Voting, in the City and Elsewhere
I wonder why we are okay with this.
In the town where I live, we have skyrocketing housing prices, rapidly expanding homeless camps, gang violence, and a stadium that lost its NHL farm team. Despite this, the voter turnout for our municipal election was only 35%. So for 65% of the 141,000 people who live here, this is all a perfectly fine outcome. Most of the people voted in were incumbents. It could have been worse, many of the new anti-SOGI trustee candidates did not get in, but other conservative candidates held on to their positions. It just boggles my mind that most people in my hometown could not be moved to take 10 minutes and vote.
I wonder if this is what true privilege looks like. To be so far removed from the decisions governing your life that anything short of a military coup d’etat couldn’t get you out to the polls. Then again, are we so beaten down by the crime and poverty that we just accept it as a part of life?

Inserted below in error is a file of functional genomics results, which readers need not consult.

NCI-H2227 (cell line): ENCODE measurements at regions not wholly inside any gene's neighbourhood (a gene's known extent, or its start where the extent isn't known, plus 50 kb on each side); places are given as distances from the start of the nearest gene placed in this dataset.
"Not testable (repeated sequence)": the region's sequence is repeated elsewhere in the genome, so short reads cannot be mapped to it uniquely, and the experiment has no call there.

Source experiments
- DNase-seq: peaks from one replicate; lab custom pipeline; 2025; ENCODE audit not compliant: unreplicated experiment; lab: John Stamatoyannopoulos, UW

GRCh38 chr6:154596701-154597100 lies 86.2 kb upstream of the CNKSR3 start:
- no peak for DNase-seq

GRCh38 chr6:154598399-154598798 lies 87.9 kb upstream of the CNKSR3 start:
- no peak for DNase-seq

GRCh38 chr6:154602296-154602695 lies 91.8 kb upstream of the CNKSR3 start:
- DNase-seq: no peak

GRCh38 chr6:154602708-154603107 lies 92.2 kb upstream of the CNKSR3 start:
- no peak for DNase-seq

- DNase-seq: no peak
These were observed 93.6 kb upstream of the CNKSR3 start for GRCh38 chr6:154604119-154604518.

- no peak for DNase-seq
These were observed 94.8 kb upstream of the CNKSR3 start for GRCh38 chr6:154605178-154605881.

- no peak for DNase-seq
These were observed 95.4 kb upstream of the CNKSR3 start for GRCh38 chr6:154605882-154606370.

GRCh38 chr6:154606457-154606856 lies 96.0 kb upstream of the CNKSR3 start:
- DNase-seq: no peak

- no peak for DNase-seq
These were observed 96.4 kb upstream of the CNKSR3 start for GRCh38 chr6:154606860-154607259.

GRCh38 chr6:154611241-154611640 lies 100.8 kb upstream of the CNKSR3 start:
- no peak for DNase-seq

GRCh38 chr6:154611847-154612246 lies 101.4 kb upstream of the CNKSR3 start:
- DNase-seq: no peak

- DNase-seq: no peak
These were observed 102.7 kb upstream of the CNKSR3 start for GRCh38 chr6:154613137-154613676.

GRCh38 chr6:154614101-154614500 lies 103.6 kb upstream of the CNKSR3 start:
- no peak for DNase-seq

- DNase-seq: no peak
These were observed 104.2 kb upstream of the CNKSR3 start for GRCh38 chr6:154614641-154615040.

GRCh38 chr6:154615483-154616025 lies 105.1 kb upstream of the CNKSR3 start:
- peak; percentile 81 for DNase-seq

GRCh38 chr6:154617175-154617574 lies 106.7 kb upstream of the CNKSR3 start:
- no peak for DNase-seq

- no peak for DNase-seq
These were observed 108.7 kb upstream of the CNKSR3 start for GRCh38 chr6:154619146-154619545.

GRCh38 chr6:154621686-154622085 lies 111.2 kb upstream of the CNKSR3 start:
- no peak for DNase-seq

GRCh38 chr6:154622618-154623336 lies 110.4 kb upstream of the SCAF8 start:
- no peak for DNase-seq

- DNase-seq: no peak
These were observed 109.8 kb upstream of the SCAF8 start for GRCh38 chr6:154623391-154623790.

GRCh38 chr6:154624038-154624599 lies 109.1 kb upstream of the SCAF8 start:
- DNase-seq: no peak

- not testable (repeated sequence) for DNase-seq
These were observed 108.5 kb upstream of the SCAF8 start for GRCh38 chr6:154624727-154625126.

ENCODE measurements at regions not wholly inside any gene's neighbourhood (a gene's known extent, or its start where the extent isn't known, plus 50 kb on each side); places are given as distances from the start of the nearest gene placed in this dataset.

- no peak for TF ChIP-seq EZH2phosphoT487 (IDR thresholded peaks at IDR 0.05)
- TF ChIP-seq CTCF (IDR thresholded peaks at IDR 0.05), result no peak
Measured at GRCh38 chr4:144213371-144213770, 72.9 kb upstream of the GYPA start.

I’m probably thinking too hard about this. The truth is, city politics is just not exciting enough for most people. The CBC ran episode of “Murdoch Mysteries” instead of the Toronto election results, and the stakes were far higher for that contest.
It just feels lonely more than anything. I like the idea that I have a say in the way government is run. All that boring stuff creates decisions that fundamentally change our lives and that’s exciting. I don’t feel like I can shame people for not voting if they don’t feel represented. God knows I don’t feel represented every time I head to the polls. But if this isn’t working, we need to have better options than just being ruled over by decree.
Originally published at James-Strocel.com.